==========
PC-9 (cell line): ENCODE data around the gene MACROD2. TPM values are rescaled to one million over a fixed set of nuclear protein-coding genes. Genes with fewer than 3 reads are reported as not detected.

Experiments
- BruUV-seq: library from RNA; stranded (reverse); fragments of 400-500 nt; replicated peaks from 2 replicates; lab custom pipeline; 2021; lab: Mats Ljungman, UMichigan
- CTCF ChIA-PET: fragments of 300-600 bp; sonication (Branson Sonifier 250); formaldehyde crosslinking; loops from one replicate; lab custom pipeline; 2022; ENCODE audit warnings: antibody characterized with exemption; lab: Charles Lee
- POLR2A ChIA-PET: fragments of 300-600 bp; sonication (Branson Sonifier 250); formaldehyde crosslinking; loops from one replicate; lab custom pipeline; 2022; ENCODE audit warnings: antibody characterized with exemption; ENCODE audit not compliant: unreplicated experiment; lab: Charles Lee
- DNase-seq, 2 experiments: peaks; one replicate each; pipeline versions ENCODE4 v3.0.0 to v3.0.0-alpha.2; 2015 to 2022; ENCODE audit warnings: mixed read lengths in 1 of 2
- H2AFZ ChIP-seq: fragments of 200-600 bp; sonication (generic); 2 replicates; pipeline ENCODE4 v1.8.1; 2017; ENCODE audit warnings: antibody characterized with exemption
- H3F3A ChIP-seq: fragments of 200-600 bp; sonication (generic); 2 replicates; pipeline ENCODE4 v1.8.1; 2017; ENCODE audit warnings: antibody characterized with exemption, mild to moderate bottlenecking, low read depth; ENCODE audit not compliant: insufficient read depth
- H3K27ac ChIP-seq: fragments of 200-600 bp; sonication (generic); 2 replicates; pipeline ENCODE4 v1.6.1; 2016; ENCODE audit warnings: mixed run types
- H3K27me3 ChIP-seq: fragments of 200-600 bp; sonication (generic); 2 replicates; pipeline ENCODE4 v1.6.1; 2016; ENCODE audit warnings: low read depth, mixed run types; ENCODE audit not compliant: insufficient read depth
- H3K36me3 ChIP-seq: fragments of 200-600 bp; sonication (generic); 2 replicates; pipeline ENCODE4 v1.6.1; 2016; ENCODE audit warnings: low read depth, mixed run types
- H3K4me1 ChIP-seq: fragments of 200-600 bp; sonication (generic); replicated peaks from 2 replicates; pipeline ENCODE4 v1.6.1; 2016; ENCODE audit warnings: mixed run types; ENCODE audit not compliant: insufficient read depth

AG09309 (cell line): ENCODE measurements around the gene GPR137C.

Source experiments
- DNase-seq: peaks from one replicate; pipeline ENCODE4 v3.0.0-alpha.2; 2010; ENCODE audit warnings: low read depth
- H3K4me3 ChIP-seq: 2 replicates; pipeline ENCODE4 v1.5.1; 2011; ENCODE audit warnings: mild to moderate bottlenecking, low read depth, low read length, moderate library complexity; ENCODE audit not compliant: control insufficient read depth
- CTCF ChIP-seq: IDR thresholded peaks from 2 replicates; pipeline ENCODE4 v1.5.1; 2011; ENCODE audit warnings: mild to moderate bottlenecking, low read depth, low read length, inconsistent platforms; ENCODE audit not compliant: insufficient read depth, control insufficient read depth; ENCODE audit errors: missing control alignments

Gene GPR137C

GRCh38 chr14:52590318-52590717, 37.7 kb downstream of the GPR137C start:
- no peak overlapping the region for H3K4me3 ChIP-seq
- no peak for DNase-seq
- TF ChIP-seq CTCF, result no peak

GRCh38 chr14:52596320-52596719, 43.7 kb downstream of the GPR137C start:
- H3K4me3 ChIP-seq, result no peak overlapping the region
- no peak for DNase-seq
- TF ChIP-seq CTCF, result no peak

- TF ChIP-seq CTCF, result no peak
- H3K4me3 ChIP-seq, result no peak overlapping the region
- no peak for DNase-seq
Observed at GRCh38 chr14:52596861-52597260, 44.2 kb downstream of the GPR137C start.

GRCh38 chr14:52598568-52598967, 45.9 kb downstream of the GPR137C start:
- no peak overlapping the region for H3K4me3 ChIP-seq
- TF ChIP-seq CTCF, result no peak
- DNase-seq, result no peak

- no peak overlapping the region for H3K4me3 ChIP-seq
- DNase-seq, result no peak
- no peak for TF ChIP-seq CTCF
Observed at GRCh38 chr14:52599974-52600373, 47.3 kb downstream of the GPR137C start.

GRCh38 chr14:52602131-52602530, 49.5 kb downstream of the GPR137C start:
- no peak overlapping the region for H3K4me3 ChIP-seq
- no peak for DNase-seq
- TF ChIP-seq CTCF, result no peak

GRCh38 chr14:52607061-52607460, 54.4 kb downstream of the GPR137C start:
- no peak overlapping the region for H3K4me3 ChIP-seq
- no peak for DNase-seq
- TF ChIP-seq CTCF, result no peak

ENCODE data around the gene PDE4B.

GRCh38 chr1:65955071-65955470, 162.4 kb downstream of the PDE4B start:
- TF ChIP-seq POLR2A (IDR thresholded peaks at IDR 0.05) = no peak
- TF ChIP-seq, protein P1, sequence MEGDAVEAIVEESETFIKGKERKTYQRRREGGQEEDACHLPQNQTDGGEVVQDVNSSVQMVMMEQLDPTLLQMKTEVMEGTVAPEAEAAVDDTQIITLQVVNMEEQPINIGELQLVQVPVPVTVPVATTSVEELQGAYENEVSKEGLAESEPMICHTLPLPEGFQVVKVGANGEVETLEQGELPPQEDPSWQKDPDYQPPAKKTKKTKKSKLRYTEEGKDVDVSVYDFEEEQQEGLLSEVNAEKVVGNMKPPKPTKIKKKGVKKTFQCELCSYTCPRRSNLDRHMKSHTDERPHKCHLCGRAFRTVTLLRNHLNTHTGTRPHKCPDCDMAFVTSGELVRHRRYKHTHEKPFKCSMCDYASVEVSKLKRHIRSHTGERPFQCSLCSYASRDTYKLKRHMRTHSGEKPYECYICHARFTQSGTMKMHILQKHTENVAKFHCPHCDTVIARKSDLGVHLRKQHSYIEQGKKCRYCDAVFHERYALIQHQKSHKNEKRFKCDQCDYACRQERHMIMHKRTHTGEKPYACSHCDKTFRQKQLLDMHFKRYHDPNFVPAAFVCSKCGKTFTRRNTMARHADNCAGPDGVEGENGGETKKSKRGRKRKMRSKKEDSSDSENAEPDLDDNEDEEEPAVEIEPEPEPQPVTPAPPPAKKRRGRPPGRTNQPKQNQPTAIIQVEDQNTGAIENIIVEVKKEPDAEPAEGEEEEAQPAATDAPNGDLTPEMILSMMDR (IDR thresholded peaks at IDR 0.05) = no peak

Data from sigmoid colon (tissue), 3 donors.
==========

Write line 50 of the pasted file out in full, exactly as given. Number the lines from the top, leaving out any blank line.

- TF ChIP-seq, protein P1, sequence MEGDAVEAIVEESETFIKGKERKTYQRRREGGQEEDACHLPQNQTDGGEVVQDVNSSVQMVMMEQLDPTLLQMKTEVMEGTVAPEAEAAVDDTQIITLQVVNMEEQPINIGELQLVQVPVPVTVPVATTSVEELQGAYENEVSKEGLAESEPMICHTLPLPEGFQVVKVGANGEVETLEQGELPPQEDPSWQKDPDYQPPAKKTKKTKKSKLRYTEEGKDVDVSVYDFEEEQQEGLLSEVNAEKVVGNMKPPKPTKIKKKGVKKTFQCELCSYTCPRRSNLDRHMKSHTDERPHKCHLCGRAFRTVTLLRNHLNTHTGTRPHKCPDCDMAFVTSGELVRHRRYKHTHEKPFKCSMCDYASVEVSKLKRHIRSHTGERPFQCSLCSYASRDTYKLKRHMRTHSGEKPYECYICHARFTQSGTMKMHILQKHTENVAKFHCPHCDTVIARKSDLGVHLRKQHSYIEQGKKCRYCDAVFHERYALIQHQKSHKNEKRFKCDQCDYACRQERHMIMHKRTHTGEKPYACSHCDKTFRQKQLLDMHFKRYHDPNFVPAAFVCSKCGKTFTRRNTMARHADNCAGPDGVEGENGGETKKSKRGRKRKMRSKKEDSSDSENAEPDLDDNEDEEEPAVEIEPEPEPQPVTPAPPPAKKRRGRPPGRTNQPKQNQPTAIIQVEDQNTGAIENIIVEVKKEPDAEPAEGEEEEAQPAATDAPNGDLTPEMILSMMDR (IDR thresholded peaks at IDR 0.05) = no peak